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Educational Mobility across Generations and Depressive Symptoms over 10 Years among US Latinos

Citation

Ward, Julia B.; Robinson, Whitney R.; Pence, Brian W.; Maselko, Joanna; Albrecht, Sandra S.; Haan, Mary N.; & Aiello, Allison E. (2018). Educational Mobility across Generations and Depressive Symptoms over 10 Years among US Latinos. American Journal of Epidemiology, 187(8), 1686-1695. PMCID: PMC6070036

Abstract

Few studies have collected intergenerational data to assess the association between educational mobility across multiple generations and offspring depression. Using data from the Sacramento Area Latino Study on Aging (1998-2008), we assessed the influence of intergenerational education on depressive symptoms over 10 years among 1,786 Latino individuals (mean age = 70.6 years). Educational mobility was classified: stable-low (low parent/low offspring education), upwardly mobile (low parent/high offspring education), stable-high (high parent/high offspring education), or downwardly mobile (high parent/low offspring education). Depressive symptoms were measured with the Center for Epidemiological Studies Depression Scale (CES-D); higher scores indicated more depressive symptoms. To quantify the association between educational mobility and CES-D scores over follow-up, we used generalized estimating equations to account for repeated CES-D measurements and adjusted for identified confounders. Within individuals, depressive symptoms remained relatively stable over follow-up. Compared to stable-low education, stable-high education and upward mobility were associated with significantly lower CES-D scores (beta = -2.75 and -2.18, respectively). Downwardly mobile participants had slightly lower CES-D scores than stable-low participants (beta = -0.77). Our results suggest that sustained low educational attainment across generations may have adverse mental health consequences, and improved educational opportunities in under-resourced communities may counteract the adverse influence of low parental education on Latino depression.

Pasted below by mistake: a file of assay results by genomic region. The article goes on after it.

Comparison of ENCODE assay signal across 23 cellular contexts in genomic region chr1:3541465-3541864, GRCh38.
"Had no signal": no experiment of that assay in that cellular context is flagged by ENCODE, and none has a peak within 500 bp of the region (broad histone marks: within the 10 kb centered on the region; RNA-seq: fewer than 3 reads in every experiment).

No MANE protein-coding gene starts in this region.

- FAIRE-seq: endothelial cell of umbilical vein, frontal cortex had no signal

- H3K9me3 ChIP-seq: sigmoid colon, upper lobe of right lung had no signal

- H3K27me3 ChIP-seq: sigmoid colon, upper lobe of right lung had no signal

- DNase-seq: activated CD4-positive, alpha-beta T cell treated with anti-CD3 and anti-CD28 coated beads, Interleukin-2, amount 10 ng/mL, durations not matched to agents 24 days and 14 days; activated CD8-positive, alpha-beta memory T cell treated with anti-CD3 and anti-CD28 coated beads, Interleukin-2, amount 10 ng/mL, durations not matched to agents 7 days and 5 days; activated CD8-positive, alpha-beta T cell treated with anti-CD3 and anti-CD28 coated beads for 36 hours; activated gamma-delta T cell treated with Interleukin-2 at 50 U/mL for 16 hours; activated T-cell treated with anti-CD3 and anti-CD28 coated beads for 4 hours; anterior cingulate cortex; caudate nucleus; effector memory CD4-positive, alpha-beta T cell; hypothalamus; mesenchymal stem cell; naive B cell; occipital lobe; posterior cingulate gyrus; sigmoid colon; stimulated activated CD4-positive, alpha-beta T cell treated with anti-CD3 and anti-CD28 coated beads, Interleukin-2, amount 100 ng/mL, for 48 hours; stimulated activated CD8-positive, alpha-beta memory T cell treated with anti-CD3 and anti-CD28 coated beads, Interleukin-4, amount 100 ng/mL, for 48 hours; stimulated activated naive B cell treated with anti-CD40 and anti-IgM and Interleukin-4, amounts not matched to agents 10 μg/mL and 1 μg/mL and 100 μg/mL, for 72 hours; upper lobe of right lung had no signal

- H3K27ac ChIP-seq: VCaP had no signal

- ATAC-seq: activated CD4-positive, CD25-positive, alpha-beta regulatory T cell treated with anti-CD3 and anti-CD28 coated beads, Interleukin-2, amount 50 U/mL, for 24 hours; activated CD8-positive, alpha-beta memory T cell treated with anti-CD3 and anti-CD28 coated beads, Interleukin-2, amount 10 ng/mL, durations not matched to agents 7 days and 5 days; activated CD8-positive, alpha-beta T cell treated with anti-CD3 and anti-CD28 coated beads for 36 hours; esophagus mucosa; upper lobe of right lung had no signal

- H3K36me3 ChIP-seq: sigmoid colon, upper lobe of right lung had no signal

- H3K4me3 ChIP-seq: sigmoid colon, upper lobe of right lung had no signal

URL

http://dx.doi.org/10.1093/aje/kwy056

Reference Type

Journal Article

Year Published

2018

Journal Title

American Journal of Epidemiology

Author(s)

Ward, Julia B.
Robinson, Whitney R.
Pence, Brian W.
Maselko, Joanna
Albrecht, Sandra S.
Haan, Mary N.
Aiello, Allison E.

PMCID

PMC6070036